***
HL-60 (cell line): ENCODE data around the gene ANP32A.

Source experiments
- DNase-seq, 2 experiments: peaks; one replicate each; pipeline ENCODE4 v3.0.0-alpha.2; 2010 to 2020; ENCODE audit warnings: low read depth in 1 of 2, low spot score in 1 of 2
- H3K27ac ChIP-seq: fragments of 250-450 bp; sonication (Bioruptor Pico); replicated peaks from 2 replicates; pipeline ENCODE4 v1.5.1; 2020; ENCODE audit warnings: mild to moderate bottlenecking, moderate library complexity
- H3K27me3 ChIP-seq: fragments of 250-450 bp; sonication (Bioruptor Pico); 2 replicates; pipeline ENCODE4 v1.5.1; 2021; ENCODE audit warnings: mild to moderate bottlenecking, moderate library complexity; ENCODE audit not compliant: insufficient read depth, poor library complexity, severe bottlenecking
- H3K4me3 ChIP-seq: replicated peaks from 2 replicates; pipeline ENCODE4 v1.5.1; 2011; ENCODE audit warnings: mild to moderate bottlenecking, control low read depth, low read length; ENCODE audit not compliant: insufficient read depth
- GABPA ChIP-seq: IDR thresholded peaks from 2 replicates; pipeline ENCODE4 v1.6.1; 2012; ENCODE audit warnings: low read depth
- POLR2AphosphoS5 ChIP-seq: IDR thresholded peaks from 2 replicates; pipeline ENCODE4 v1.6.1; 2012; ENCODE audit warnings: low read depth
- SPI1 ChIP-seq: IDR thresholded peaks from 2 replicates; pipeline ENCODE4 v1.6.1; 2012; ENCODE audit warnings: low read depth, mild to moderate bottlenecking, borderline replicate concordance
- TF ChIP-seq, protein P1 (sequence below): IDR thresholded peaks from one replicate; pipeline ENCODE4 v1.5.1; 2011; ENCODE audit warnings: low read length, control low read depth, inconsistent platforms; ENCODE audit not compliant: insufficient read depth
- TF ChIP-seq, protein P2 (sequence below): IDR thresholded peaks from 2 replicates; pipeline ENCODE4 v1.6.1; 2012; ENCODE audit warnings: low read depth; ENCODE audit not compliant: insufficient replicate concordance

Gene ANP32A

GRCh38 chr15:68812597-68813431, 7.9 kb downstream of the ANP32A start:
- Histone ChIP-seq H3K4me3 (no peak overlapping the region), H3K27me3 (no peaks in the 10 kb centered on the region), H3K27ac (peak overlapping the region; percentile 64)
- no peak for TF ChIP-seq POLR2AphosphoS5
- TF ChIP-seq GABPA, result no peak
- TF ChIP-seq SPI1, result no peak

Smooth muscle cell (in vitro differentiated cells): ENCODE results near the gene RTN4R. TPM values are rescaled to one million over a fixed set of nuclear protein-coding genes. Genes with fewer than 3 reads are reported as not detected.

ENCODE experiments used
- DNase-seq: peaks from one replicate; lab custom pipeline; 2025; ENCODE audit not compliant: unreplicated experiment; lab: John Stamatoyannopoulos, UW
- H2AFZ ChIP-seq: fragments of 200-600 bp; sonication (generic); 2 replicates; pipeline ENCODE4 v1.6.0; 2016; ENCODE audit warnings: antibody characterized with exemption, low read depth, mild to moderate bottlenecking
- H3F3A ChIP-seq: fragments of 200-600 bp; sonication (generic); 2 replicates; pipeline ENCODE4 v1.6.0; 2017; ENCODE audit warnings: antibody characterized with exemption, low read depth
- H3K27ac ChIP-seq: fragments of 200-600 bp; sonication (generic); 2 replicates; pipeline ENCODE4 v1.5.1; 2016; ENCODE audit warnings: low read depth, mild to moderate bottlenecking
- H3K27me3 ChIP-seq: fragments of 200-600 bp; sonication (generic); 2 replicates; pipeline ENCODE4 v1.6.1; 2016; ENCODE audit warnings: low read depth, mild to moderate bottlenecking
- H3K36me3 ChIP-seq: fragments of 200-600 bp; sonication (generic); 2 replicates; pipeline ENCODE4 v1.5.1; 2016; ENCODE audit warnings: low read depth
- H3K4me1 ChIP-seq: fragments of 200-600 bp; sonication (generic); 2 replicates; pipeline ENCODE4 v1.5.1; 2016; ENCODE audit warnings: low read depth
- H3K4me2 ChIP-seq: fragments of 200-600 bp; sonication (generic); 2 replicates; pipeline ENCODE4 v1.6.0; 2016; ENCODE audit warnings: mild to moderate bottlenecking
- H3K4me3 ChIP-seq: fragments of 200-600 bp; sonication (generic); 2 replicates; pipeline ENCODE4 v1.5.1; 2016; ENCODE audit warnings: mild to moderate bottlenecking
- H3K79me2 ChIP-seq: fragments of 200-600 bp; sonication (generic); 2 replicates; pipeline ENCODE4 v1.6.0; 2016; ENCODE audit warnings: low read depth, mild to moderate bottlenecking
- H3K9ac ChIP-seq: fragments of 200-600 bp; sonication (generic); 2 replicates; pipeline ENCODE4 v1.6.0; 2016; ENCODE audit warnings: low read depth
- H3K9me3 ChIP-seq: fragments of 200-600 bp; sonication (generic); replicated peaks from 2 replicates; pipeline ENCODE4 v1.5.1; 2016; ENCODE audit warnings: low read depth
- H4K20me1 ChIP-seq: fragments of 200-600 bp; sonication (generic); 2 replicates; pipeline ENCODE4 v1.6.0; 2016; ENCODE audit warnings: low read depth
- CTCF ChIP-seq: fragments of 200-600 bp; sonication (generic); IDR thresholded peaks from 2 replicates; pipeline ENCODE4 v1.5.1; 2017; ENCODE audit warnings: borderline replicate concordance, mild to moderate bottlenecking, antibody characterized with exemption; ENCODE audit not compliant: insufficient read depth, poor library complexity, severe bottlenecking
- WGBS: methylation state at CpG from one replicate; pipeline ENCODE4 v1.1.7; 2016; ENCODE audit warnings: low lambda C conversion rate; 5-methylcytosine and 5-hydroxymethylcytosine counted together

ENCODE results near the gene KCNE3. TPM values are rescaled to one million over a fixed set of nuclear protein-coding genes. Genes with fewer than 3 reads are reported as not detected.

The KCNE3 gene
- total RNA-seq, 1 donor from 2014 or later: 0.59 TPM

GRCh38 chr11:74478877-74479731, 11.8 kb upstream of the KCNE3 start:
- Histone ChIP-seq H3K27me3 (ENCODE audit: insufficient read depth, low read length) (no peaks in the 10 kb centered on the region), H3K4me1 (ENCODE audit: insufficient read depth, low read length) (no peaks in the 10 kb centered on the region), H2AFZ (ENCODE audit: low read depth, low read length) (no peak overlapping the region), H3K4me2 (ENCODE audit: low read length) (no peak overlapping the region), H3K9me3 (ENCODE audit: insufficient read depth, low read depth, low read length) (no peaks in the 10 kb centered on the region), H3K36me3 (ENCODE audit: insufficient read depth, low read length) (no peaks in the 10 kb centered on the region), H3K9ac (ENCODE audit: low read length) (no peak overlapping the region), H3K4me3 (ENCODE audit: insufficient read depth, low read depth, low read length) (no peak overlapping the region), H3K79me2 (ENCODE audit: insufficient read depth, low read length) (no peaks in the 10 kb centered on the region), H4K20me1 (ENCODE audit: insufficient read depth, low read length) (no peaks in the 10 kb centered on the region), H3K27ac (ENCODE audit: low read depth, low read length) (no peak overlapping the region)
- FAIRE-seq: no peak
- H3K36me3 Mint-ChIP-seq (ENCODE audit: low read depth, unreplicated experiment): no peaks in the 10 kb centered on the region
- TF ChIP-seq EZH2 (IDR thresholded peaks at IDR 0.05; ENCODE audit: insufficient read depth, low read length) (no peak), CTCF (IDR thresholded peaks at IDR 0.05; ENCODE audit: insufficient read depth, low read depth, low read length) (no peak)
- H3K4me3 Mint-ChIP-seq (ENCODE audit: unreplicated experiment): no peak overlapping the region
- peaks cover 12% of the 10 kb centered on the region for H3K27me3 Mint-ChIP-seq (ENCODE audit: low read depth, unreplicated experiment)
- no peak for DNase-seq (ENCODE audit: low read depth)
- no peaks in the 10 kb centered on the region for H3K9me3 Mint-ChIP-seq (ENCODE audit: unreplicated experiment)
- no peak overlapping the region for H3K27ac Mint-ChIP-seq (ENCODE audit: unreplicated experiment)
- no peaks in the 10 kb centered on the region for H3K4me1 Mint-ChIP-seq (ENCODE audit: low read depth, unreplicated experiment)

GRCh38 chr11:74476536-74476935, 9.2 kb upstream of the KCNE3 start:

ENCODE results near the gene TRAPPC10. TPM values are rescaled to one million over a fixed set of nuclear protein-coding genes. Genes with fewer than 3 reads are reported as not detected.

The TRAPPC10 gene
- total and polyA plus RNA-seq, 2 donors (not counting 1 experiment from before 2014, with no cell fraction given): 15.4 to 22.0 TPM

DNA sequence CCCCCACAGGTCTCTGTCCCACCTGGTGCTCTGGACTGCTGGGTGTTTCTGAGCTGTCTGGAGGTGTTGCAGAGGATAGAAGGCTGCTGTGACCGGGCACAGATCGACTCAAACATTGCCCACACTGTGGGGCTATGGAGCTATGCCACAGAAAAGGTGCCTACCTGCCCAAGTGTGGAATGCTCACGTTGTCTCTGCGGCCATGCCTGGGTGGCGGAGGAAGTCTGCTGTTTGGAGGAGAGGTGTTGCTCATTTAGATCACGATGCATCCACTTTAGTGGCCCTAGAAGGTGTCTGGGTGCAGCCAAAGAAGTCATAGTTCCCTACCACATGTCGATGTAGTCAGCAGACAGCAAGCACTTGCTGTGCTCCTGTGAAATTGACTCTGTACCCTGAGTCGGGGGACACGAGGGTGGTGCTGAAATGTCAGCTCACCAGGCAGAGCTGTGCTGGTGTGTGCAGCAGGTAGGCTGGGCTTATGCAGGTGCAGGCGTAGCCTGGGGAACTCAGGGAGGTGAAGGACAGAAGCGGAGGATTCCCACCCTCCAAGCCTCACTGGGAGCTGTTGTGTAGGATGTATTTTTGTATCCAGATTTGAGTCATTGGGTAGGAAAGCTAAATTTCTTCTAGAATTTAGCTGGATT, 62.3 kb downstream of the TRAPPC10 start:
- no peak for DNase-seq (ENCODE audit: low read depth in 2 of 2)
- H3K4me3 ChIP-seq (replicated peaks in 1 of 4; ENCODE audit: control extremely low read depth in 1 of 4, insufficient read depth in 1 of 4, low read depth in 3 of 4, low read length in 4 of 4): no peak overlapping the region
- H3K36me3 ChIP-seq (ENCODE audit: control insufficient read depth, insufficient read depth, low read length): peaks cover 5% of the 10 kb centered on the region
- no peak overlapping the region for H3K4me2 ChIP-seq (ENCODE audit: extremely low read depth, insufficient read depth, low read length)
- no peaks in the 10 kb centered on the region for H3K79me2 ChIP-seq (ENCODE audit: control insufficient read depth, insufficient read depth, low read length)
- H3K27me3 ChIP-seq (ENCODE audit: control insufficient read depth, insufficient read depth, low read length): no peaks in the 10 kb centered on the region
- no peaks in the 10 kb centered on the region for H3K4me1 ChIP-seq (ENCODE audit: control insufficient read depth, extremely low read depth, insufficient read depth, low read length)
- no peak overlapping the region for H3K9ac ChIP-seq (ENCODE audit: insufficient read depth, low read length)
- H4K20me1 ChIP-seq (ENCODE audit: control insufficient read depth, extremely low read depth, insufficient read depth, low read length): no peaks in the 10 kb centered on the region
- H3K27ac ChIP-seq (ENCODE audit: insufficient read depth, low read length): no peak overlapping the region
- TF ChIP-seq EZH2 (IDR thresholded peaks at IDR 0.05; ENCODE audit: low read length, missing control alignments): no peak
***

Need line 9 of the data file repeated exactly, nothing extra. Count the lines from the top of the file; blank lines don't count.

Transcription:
- SPI1 ChIP-seq: IDR thresholded peaks from 2 replicates; pipeline ENCODE4 v1.6.1; 2012; ENCODE audit warnings: low read depth, mild to moderate bottlenecking, borderline replicate concordance